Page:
The subject is generally grouped into two areas: active safety and passive safety. Active safety refers to features or attributes that might allow you to avoid an accident; passive safety refers to features or attributes that help protect occupants during (or right after) a crash.
In the scope of automotive history, the focus on safety is a relatively recent one. Fifty years ago, relatively minor accidents could leave occupants mortally wounded; and even a decade ago, occupant safety wasn’t nearly the priority that it is for today’s new-car shoppers.
In the U.S., crash-test programs have driven occupant protection rapidly since the 1990s. While the federal New Car Assessment Program (NCAP) has overseen crash-testing of vehicles since 1979, the insurance-funded Insurance Institute for Highway Safety (IIHS) has also been crucial. It began crash-testing and rating new vehicles in 1995. Since then it’s added side impact, rear impact (seat), and roof strength tests, as well as a new small-overlap frontal test. In order to provide more useful information for shoppers, the NCAP tests and ratings were revised in 2010.
Frontal-impact occupant airbags were first introduced in the 1970s, but they didn’t become widely offered in luxury cars until the 1980s and most mass-market models until the 1990s (they were required by 1998). Side-impact airbags were introduced in luxury cars in the 1990s, then made it into most mass-market models by the middle of this past decade; they were required by 2009, with a later phase-in of head-protecting airbags.
Electronic stability control has been another critical life-saving feature—especially in reducing the number of rollover-related fatalities. And in more recent years, a host of active technologies—ranging from lane-departure systems to blind-spot systems to those that help warn if you’re drowsy—have added to driver safety. Some even help brake the vehicle or nudge it back on course.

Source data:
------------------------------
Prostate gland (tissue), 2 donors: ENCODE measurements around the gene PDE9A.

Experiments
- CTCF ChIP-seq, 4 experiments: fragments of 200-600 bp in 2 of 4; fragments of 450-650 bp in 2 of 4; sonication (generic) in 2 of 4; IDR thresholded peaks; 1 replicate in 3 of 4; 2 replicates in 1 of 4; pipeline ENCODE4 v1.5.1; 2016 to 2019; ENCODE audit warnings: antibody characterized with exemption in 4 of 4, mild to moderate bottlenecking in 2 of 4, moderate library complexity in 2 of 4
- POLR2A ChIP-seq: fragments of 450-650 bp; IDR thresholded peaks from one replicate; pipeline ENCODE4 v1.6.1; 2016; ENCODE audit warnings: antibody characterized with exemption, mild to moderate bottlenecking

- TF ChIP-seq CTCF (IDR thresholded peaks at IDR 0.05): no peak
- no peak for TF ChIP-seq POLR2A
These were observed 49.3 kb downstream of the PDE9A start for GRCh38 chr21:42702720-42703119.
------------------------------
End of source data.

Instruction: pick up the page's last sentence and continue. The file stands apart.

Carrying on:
In this age of more rakish designs—and with a much wider range of vehicle sizes, shapes, and packages than in the past—outward visibility has become an important issue. In some vehicles, camera systems help make up for this in parking, although visibility still might make lane changes more difficult. Additionally, the way in which a vehicle steers, brakes, and even accelerates can play a role in safety, as well as how it rides over certain road surfaces.
Driver distraction remains one of the top safety issues of the day, which has led to much debate over whether advanced vehicle interfaces that allow easier, integrated hands-free communication increase or decrease overall safety.
In the future, so-called driverless car projects could permit enhanced safety by essentially automating the act of driving while in gridlock or on a commute.
In the auto world, it's common to see advanced safety devices, infotainment gadgets, and other high-tech tools appear on luxury cars before hitting their mass-market cousins... read more September 4, 2014 by Richard Read
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Back in January, the Insurance Institute for Highway Safety debuted some disheartening data from a new crash test on small cars. The test centered on the IIHS' new... read more August 22, 2014 by Richard Read
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Chrysler makes some great strides ahead with the completely redesigned 200 sedan—especially in styling, image, and features. And with crash-test results now released... read more August 12, 2014 by Bengt Halvorson
If you're reading this, chances are the next time you shop for a new vehicle, safety is going to be one of your top priorities. And with federal crash-test scores printed on... read more August 11, 2014 by Bengt Halvorson
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Subaru is recalling a long list of its recent models, ranging from the 2005 through 2014 model years, for an issue with corrosion-prone brake-line hardware. If the brake... read more July 20, 2014 by Tom Torbjornsen
General Motors [NYSE:GM] is recalling 2008 Chevy Malibu, Pontiac G6, and Saturn Aura for electric power steering (EPS) problems. Affected vehicles may experience a sudden... read more July 17, 2014 by Tom Torbjornsen
Ford Motor Company [NYSE:F] is recalling certain 2014 Ford Escape models for an issue that could cause the glass of its panorama roof to detach. Affected Escapes were built... read more July 15, 2014 by Tom Torbjornsen